His coaches were astounded that such a brilliant young player did not have an agent at 19 – Dweba didn’t even have a phone at that stage, far less an advocate to negotiate contracts and secure goodies on his behalf. He found a reliable representative, who helped him sign professional terms with the Cheetahs.

Dweba began life in Bloemfontein poor and car-less and Franco Smith’s fifth-choice hooker, finishing up at Louis Botha, high school number four. He borrowed Smith’s bike to cycle the 10km to training twice a day. He says Rory Duncan, who led the team’s maiden Pro14 campaign, “promised me the moon”, but his opportunities on the field were as rare and fleeting as a lunar eclipse.

“Sorry for my language, but I have been bullshitted and fucked around so many times. I was getting a minute here, two minutes there, never got clear game time,” he says.

“Torsten van Jaarsveld was first-choice hooker and I was promoted to the bench when he injured his neck. Tortsen comes back, and Rory tells me that the senior guy is back so we just have to make space for him.

“I’m saying, ‘Coach, you just said a month ago that Torsten has to work his way back into the team – it looks like he’s walking back into it, and worst of all, he’s starting’. That pissed me off a lot. And I did not understand.

“The defence coach tells me to be patient – I can’t be patient for that long, my contract is coming to an end, I need to prove myself, and the Mrs is also pregnant with my kid. I’m giving my all on the training sessions, but this guy is not recognising me and not giving me a contract.”

The Cheetahs offered a meagre new deal, and then withdrew it when Dweba took his time to respond. Their recruitment chief told him that players were investments, and so far, the franchise wasn’t getting much return on its money.

“I went to Harold Verster, the CEO of the company, and told him, ‘You are the only guy I’m telling this, but we’re having a baby, my contract is coming to an end and I want to stay at the Free State, so please help me out’,” Dweba says.

“They gave me the exact same offer that they had taken off the table. It was a shitty contract. I don’t care, I’m having a baby I’ll sign the contract and I’ll work my ass off. I’m going to show them something different about myself.

“Torsten had just left, he told me as he was leaving, ‘This is your jersey, take it, and if you don’t take it, then you’re stupid’.”

Dweba trained like a warrior possessed, smithereening team-mates, thundering across the paddock as through the grass on which he ran was a mortal enemy. Little baby Khayone arrived and with fatherhood came a great swell of responsibility.

“Franco Smith himself did not understand what was happening to me. I was hungry. This was my time. When the Currie Cup hit, I just went all-out. That’s when people started to recognise, there’s the Joseph Dweba we know – there he is.”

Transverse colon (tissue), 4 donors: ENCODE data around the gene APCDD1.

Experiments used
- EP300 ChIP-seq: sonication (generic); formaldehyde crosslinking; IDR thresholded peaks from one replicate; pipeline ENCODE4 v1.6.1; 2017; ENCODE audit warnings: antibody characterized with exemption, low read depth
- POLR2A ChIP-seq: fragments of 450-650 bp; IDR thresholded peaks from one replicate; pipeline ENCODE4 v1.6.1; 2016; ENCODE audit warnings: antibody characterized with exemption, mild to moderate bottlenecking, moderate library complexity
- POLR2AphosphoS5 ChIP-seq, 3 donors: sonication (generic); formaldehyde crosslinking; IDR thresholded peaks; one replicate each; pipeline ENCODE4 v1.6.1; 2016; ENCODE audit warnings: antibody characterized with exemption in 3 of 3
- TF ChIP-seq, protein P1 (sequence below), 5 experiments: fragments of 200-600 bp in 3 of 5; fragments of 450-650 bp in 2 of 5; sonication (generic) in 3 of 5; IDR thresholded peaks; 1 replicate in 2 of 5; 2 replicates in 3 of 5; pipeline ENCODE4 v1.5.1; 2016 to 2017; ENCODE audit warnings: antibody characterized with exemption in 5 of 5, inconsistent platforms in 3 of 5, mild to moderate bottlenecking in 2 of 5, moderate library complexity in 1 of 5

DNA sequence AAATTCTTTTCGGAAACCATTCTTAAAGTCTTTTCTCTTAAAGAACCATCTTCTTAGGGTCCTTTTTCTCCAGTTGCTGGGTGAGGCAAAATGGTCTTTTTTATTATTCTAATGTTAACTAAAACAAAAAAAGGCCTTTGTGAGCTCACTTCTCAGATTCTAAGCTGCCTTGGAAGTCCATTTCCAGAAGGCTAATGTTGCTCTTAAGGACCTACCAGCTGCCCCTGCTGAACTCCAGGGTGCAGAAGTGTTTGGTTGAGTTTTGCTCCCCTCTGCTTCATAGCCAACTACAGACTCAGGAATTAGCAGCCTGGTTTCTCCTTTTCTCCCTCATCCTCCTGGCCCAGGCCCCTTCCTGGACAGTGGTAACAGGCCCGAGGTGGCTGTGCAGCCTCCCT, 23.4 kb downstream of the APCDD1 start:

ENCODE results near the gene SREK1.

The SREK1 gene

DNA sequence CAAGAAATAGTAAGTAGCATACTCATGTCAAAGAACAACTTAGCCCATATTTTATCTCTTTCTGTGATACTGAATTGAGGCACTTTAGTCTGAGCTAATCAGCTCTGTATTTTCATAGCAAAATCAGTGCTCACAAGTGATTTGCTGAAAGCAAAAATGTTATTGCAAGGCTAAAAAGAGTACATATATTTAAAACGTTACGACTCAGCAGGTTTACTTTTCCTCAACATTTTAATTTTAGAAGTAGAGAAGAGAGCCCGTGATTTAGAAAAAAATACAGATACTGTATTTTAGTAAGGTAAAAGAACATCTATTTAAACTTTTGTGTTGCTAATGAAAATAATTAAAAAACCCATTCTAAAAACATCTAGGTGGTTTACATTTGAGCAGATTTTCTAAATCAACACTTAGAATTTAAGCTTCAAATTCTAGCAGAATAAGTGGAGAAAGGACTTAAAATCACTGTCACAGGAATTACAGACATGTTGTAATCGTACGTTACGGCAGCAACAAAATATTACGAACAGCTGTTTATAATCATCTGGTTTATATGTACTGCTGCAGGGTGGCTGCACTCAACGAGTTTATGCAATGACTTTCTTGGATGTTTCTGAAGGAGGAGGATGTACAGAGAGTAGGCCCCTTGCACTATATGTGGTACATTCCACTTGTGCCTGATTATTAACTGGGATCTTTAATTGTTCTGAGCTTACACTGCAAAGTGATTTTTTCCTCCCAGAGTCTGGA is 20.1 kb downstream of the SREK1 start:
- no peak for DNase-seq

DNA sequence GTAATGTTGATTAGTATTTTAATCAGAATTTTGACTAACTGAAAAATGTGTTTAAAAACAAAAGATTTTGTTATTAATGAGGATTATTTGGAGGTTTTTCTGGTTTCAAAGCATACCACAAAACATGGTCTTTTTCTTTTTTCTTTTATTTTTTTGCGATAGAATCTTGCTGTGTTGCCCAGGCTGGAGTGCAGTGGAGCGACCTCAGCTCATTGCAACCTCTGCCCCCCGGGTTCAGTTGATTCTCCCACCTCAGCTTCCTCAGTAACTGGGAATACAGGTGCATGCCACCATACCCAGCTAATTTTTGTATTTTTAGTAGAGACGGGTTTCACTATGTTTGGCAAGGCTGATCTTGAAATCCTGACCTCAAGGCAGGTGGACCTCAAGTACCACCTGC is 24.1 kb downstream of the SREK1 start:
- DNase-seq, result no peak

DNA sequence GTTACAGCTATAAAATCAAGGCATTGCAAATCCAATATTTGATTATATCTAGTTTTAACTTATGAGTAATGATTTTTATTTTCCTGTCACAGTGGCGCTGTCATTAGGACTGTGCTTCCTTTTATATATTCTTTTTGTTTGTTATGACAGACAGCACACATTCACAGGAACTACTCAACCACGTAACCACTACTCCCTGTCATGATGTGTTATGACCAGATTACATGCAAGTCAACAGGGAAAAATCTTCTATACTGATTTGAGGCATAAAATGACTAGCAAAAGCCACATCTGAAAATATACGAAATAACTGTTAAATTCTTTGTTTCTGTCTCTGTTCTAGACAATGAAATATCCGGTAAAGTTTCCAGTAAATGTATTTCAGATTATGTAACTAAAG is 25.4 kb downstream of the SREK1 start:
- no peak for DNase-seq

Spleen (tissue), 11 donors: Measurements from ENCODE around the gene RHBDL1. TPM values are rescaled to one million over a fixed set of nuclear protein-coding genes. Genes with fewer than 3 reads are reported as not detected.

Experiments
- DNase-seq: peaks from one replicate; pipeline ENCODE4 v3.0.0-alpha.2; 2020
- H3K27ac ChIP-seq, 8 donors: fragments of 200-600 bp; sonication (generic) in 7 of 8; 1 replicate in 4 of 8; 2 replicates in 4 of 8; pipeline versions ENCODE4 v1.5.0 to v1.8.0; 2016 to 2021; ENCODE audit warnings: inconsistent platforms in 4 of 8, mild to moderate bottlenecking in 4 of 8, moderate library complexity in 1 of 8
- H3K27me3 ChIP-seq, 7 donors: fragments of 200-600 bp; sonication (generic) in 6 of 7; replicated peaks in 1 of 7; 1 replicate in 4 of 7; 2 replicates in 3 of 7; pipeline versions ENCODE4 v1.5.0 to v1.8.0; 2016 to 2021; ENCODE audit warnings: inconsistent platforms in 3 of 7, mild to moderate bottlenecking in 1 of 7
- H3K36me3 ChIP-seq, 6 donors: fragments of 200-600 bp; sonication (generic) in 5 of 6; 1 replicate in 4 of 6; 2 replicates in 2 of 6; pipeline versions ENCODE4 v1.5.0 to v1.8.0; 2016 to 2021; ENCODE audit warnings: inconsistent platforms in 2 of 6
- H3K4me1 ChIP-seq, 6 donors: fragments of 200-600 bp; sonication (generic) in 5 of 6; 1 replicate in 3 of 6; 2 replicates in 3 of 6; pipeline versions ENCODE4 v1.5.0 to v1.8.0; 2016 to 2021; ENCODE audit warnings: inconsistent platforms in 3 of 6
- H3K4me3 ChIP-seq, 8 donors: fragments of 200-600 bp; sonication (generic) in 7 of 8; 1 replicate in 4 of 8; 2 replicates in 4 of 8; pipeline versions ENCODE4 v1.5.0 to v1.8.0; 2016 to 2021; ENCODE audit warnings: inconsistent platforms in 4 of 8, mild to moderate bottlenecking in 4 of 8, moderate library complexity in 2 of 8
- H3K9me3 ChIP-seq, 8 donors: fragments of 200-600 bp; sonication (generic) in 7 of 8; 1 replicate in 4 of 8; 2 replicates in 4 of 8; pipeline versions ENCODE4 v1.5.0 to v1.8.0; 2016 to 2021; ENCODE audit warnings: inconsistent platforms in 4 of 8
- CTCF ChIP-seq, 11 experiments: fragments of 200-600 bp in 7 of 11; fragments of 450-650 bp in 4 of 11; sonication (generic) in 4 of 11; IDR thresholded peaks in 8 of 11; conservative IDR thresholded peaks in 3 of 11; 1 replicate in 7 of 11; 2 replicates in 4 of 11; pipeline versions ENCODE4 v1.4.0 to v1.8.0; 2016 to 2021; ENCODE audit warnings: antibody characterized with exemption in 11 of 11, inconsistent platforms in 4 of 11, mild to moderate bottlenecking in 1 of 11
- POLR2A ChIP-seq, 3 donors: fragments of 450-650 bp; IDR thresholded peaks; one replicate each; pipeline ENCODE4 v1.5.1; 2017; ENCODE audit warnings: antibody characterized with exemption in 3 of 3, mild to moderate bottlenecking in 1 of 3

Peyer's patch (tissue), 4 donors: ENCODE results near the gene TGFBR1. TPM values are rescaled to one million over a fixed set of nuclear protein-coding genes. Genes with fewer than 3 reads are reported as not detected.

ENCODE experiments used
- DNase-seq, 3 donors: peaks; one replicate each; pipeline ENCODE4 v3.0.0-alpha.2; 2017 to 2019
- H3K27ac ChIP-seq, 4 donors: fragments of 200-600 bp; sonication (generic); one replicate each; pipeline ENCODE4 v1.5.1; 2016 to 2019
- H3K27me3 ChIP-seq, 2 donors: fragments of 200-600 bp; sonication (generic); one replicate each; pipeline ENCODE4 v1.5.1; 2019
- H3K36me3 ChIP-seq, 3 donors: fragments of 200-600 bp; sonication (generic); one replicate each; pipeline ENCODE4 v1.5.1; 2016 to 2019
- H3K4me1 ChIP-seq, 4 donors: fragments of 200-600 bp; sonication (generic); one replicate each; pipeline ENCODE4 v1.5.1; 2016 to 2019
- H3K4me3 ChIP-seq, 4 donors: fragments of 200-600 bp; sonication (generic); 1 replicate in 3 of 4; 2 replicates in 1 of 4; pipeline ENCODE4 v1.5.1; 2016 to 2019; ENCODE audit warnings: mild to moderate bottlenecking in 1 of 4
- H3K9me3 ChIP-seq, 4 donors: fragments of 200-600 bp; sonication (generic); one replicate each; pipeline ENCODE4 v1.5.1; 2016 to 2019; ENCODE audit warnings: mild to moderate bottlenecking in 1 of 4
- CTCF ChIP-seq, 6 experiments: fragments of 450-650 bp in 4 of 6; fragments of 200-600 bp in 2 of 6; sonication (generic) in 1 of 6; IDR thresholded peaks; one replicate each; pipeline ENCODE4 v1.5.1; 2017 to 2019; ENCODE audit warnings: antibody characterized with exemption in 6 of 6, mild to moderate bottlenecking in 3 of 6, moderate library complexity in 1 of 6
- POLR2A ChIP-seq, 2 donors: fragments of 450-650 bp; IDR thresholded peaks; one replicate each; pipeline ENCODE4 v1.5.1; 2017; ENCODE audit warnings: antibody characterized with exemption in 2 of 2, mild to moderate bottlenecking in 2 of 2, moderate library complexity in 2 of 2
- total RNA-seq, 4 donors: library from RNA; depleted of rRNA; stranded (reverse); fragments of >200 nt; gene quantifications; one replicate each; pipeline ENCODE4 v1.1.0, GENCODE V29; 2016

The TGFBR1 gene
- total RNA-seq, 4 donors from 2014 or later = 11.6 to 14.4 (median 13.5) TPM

This season, under Hawies Fourie, Dweba has been stupendous, a dreadlocked colossus wreaking mayhem wherever he rumbles. He was named Currie Cup player of the year after helping propel the Cheetahs to the famous old trophy. In the Pro14, he has bludgeoned his way to seven tries in 12 outings and the team’s line-out is among the most effective in the league.

For all South Africa’s riches at hooker, a Springboks call cannot be far away, even with an overseas contract at Bordeaux-Begles, who finished the abandoned Top 14 season in first place, in the offing. “I felt like Rassie Erasmus could have invited me to alignment camps before the World Cup, even though I wasn’t in his plans for Japan,” Dweba says. “It would just be good to see how they work and where are my strengths and weaknesses. I never heard anything.

Rassie Erasmus

Rassie Erasmus

“Jacques Nienaber, the new coach, said I am in their plans and that moving to France won’t disadvantage me. If I stayed in South Africa, it is much easier for them to call me up, but if I’m shooting  the lights out in the Top 14, I’m definitely going to be chosen.

“I have to look after my family. We can put the money we earn in France aside. I feel like I can fit in properly in the league, and I feel like I can dominate, I want to dominate. I want them to know who I am and what I stand for.

“And it’s not just the money. I could have easily chosen a different club – I went to see Castres, Toulouse, Lyon, and the last one was Bordeaux-Begles. That solidified everything for me, because the head coach [Christophe Urios] was a hooker himself, he would help me improve my skills and the team is very good, I’m not just going there to fill in the numbers.”

The big hooker is not so much silencing his doubters as clamping their teeth together with a vice. At 24, he can secure his family’s future by moving to France, while testing himself against the behemoths of the Top 14. Bordeaux-Begles may have lost the great Semi Radradra, but are tooling up in a serious way with Dweba, the absurdly proportioned Ben Tameifuna, and Ben Lam, the fabulous winger, all joining for the new campaign.

If it wasn’t for rugby, Dweba would have followed his father to the Carletonville gold mines. These days, he might very well be among the scores of unemployed miners in dire straits as the industry withers.

Instead, life is very different. It is happy and exhilarating and full of opportunities, thanks to a heart that shines brighter than any gold chiselled out of the Gauteng dirt.

“A few of the guys that I grew up with have died due to drugs and overdoses, some died from HIV,” he says. “Rugby took me away from all of that. It was frustrating moving from school to school, further away from my parents, but it helped me in the long run.

“I can provide for myself, for my parents, and for my kids now. I always say that I am doing this for my kid and I want him and my kids to come to have a better life than I did. I don’t want to spoil them, but I want them to be comfortable.

“That’s my story. Maybe somebody else has a bigger and better story, but this is mine.”